Parshas Shemini gives the account of the tragic deaths of Aaron’s two eldest sons, Nadav and Avihu. At the climax of the inauguration of the Mishkan (Tabernacle), the two men entered the Holy of Holies and brought their own incense without having been commanded to do so. After they entered, a fire came forth and consumed them. Chazal offer several explanations as to the exact nature of their mistake: The Chasam Sofer brings a Medrash that offers three reasons as to their sin: They made a decision without consulting their teacher, Moshe Rabbeinu; they entered the Mishkan intoxicated with wine; they did not get married or have children. These three reasons seem to be totally unrelated to each other however the Chasam Sofer explains that they all emanate from the same source.
He writes that the defining sin of the three was their choice to not get married and the consequence that they had no children. He explains that there are many Mitzvos that involve the necessity to ascribe honor to certain people, and, lehavdil, to HaShem. These include the Mitzvos to honor and fear one’s parents and teachers, and the various laws with regard to one’s conduct in the Mishkan. Having one’s own children plays a key role in helping a person to develop a far greater recognition of the importance of being respected. He experiences first-hand, the unpleasantness of not being properly respected by his children. This helps him internalize how important it is for him to honor his parents, teachers, and, most importantly, HaShem.
Nadav and Avihu chose not to get married and consequently remained childless. This hindered them from developing the proper appreciation of the need to honor others. As a result, they stumbled in other areas relating to honor: They failed to consult with their teacher Moshe, indicating a lacking in giving sufficient honor to their teacher. Likewise, their entering the Mishkan whilst intoxicated with wine indicated a failing in their honor for the Divine Presence that dwelled there. Thus, according to the Chasam Sofer, the defining sin of Nadav and Avihu was their reluctance to have children – this was responsible for their failing in the area of giving kavod (honor).
It is possible to add that some of the other sins enumerated in the Rabbinical sources also originate from a lacking in the trait of kavod. In Parshas Mishpatim, we are told Moshe, Nadav and Avihu, along with the seveny Elders, witnessed a sublime prophecy. The Torah writes that Nadav and Avihu, and the Elders “gazed at G-d, yet they ate and drank”. The Medrash Tanchuma, quoted by Rashi, says that Nadav and Avihu and the elders sinned grievously by eating and drinking whilst gazing at the sacred vision. They deserved to die at that moment, but G-d did not punish them right then, in order not to mar the joy of the giving of the Torah. Rather, their punishment was deferred till a later date. Again, it is clear that the key fault here was the lack of sufficient fear and honor for the Divine Presence.
Moreover, the most explicit reason for their sin is the Torah’s words that they offered up the incense even though they were never commanded to. The commentaries explain that in their great love for HaShem, they were inspired to enter the Mishkan themselves. Despite their lofty intentions, performing a service without being instructed to do so, also seems to constitute a lack of sufficient fear and honor for HaShem.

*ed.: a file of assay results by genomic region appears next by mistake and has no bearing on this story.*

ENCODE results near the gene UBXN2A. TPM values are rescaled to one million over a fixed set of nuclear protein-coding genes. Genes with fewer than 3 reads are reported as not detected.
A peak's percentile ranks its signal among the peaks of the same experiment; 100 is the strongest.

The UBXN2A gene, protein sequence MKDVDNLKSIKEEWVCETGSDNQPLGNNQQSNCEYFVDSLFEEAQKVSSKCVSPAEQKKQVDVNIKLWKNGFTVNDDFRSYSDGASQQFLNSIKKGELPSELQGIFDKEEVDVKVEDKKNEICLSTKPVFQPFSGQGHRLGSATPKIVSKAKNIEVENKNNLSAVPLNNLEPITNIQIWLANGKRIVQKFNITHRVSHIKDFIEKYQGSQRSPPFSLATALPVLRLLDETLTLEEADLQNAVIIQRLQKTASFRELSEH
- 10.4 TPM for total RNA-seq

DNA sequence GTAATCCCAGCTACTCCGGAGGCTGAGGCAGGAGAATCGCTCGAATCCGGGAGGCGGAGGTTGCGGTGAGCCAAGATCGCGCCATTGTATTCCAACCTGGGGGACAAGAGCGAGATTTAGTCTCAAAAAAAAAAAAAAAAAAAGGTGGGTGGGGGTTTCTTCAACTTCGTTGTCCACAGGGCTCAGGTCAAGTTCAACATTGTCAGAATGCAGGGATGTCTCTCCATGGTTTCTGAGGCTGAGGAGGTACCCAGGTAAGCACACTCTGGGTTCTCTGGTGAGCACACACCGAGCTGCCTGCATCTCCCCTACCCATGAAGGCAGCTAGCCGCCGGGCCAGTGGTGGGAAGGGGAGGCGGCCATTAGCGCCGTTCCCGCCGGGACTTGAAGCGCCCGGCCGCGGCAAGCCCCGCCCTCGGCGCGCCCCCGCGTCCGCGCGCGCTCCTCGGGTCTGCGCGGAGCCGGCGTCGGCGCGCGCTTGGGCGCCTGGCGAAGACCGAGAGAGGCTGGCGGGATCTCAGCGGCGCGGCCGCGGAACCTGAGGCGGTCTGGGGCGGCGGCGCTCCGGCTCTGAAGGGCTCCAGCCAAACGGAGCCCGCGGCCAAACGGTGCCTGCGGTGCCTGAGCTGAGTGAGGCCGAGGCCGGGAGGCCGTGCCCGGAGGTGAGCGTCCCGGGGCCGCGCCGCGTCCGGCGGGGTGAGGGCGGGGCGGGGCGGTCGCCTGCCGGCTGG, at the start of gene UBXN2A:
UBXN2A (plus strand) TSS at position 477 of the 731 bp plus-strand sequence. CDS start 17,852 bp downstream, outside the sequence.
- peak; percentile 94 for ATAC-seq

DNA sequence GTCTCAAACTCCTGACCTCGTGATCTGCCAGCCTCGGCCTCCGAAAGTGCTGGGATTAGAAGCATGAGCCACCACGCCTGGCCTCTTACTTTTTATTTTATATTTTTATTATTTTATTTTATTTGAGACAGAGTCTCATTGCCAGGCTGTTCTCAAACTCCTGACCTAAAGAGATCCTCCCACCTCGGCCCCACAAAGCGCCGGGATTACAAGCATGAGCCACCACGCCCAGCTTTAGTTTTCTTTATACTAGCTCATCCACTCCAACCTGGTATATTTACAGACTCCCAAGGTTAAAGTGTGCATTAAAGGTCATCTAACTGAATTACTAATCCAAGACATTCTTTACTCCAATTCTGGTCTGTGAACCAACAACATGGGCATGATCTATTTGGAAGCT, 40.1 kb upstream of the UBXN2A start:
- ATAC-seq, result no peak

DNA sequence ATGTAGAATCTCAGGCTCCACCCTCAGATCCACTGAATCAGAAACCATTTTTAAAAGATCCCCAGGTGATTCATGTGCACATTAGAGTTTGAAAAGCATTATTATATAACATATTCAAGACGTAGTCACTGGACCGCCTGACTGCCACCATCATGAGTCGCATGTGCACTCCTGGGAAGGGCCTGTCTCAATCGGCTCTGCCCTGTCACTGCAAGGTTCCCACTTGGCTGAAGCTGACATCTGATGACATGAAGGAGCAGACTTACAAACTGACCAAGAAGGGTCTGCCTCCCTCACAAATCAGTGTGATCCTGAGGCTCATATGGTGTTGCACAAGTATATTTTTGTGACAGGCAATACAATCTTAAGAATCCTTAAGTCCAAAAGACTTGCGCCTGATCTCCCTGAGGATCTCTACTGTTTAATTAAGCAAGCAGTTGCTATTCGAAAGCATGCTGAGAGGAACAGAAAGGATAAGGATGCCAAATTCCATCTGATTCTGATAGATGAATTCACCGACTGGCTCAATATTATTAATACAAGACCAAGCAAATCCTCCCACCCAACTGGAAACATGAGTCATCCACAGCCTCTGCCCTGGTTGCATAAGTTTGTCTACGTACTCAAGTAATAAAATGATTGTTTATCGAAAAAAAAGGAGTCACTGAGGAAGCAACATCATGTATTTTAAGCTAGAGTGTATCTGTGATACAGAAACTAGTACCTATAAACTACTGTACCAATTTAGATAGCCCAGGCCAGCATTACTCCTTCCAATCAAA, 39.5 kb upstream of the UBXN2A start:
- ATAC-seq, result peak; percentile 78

We have seen from the explanation of the Chasam Sofer that the failure of Nadav and Avihu to have children resulted in the various sins that Chazal find them culpable of, and that the root of these sins was a failing to give proper honor. This explanation sheds light on an important principle in Torah thought with regard to inter-personal relationships. In the secular world, it is common to view relationships from the perspective of, “what can I get out of this relationship”, whether it applies to marriage, child rearing, or friendships. In this way, the goal of the relationship is essentially selfish, and it perhaps explains why the institution of marriage and the parent-child relationships have been so damaged in recent generations. If a person’s goals in a relationship are primarily selfish, then his desires and hopes will inevitably clash with those of his partner or child, who has similarly selfish desires. Moreover, if a person perceives that getting married or having children will hinder his life enjoyment then he will refrain from them in his vain quest for pleasure and comfort.
The Chasam Sofer teaches us that one of the main purposes of having children is to enable a person to grow in ways that he would otherwise be unable to. The same applies to marriage and all other relationships. The Torah outlook is that a person should approach his relationships from a selfless point of view – focusing on how he can help the other members of the relationship, and how he can grow from the relationship into a better person. As in all aspects of life, our relationships are there to help us grow closer to HaShem, therefore it is essential that we strive to develop such relationships even if they may reduce our comfort level, because we understand that they will enable us to become complete people in a way that Nadav and Avihu never merited.